Let's say you are filling out a form. When you are done you can say, "I have completed this form."

It is in a state of completion because all of the required entries are filled out.

Now, let's say you need to make a few revisions, so the very first thing you do is to erase a field on the form. You've now brought this form to a state of "incompletion"

What verb adequately describes this notion of "to make incomplete?"

e.g. "When I erased this field I have ______ this form." (past tense example)

Something like this? "I have uncompleted this form."

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    The best verb for "to make incomplete" is to make incomplete. More typically you'd use render, though. By erasing a field you render the form incomplete. – RegDwigнt Mar 28 '16 at 18:14
  • Good thought- I like the consistency of "Rendered Complete" vs "Rendered Incomplete" and also fits nicely within software vernacular. – C. Tewalt Mar 28 '16 at 18:22
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    Your acceptance of 'invalidate' when you have made it plain that you're ' not meaning "completion" to mean that the form is "correct." ' is bewildering. – Edwin Ashworth Mar 28 '16 at 22:48
  • @EdwinAshworth I see your point. Semantically you're correct, but I didn't mean to be as restrictive, so I've removed that piece. – C. Tewalt Mar 29 '16 at 2:25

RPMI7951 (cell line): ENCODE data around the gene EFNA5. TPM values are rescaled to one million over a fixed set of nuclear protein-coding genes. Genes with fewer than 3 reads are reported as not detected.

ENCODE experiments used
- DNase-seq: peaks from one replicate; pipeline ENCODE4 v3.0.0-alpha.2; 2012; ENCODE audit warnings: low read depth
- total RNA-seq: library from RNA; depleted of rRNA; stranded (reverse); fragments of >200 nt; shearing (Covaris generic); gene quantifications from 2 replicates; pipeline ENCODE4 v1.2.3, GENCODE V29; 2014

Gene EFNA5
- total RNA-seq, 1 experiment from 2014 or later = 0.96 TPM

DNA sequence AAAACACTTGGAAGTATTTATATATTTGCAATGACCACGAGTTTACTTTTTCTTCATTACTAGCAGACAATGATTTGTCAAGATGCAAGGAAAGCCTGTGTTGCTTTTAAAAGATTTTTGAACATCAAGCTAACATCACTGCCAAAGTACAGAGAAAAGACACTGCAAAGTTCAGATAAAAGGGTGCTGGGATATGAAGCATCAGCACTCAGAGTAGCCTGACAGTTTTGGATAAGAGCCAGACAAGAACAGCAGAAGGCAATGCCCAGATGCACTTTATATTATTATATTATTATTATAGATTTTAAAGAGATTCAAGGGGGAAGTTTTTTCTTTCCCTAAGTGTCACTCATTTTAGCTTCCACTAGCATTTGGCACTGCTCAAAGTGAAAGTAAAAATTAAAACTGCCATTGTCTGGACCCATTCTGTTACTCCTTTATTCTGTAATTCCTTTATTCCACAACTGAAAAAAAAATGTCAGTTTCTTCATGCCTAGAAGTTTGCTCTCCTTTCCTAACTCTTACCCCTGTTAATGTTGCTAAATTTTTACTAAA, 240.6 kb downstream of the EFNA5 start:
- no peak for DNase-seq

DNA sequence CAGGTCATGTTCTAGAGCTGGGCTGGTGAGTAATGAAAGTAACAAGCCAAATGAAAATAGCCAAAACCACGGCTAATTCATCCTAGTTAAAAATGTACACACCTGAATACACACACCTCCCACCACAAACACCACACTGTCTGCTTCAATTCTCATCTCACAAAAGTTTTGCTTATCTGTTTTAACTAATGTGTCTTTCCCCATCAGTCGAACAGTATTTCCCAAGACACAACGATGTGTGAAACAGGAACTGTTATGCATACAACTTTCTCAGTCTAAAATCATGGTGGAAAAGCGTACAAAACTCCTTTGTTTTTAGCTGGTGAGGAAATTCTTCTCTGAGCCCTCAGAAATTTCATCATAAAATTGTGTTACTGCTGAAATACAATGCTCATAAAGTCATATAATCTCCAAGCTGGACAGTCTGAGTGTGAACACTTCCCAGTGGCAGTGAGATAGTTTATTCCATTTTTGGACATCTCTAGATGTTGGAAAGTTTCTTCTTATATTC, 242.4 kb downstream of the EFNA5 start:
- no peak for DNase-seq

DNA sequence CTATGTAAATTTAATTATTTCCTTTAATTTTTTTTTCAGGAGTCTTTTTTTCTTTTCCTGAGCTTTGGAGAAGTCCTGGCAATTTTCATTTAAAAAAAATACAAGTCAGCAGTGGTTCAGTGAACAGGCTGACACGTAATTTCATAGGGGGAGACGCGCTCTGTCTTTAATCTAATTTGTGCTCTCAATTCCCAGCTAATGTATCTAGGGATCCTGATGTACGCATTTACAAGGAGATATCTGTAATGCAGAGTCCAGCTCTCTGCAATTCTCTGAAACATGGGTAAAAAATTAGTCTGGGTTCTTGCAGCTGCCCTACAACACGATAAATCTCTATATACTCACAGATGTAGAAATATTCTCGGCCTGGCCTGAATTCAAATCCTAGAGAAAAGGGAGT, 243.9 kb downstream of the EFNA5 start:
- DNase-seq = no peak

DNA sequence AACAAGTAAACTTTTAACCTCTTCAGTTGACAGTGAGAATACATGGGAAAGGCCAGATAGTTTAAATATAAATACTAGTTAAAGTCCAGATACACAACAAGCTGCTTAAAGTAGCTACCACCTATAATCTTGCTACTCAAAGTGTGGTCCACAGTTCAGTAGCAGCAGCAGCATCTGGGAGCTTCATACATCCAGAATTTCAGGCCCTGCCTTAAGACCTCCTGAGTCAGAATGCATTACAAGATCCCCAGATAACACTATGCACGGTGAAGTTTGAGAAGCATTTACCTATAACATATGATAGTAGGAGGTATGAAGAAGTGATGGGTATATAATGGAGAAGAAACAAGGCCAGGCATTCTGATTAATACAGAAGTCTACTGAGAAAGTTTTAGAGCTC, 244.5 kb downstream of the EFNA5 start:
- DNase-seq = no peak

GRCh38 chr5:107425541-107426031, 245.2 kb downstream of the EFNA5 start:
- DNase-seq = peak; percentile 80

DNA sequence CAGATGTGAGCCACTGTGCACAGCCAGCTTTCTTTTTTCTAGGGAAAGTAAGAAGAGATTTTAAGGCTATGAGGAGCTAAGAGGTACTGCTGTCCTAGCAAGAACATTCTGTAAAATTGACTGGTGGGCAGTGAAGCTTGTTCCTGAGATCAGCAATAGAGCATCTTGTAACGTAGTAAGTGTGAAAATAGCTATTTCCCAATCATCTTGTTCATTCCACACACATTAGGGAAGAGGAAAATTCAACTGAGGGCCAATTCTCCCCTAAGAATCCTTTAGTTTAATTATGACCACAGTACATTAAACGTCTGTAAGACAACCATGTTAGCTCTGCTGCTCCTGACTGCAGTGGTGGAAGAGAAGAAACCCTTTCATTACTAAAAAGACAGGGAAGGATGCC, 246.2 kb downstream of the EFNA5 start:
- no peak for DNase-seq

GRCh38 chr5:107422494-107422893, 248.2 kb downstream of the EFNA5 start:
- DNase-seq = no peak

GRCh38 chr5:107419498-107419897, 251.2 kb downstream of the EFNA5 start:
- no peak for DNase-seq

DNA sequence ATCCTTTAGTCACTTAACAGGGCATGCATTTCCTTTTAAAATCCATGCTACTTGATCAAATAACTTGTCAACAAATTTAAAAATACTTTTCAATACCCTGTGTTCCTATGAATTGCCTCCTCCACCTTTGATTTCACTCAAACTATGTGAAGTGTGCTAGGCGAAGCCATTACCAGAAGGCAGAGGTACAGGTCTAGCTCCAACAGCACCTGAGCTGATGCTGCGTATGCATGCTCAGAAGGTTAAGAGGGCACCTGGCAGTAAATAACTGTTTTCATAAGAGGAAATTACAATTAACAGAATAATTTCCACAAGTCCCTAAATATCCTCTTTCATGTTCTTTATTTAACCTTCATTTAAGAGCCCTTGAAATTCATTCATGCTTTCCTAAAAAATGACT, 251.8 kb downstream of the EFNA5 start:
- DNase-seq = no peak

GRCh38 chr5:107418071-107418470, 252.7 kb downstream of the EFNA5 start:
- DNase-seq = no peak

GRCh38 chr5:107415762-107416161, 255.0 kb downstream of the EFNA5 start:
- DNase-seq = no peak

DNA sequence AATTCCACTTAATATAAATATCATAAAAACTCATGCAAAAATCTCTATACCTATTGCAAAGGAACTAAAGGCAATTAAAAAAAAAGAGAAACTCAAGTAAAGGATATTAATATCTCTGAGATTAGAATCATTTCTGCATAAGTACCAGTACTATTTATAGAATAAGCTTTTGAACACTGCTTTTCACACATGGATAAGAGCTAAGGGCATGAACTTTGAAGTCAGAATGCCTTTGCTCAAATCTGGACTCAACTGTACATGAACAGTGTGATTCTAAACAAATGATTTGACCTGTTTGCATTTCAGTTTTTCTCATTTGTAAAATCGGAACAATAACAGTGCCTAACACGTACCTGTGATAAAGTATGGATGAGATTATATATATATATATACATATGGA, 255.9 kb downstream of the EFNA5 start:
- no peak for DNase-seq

When I erased this field I have invalidated this form.


deprive (an official document or procedure) of legal validity because it contravenes a regulation or law. "a technical flaw in her papers invalidated her nomination" — Google Dictionary

Also instead of saying it is completed, you could consider saying the form is validated and then goes into a valid or invalid state.

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    Hey that's a great word! I think "invalidated" is definitely the best word for "uncompleting" a form. Although I may not say that a "completed" form is a "validated" form- but your point is well made. I would think an "incomplete" form could also be "validated" then go into an invalid state. (Neither here nor there- thanks for you answer) – C. Tewalt Mar 28 '16 at 18:16
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    Also, I'm using this form in a programming context, which makes "invalidated" fit really nicely within that vernacular. – C. Tewalt Mar 28 '16 at 18:18
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    It has to be pointed out that 'invalidated' is not a synonym for 'bring out of a state of completion. A form could be invalidated even if it wasn't previously in a state of completion, for example by filling in an erroneous value. – DJClayworth Mar 28 '16 at 20:58
  • @DJClayworth, agreed it not perfect antoymn for completing, but reading between lines I thought OP could apply validate/invalidate to their scenario. I think there are a lot of state transitions that could be discussed here but likely ruled off-topic. – ķ̢̫̬̺͚̻͚̹̙̔̎ͣ͆͛͛ Mar 28 '16 at 21:44
  • Invalidated is a legal/administrative term. A programming term for something made incomplete (like a line of code in a sequence) is truncate where something missing cuts the sequence in two or leaves off part of the sequence. – Lambie Mar 28 '16 at 21:51

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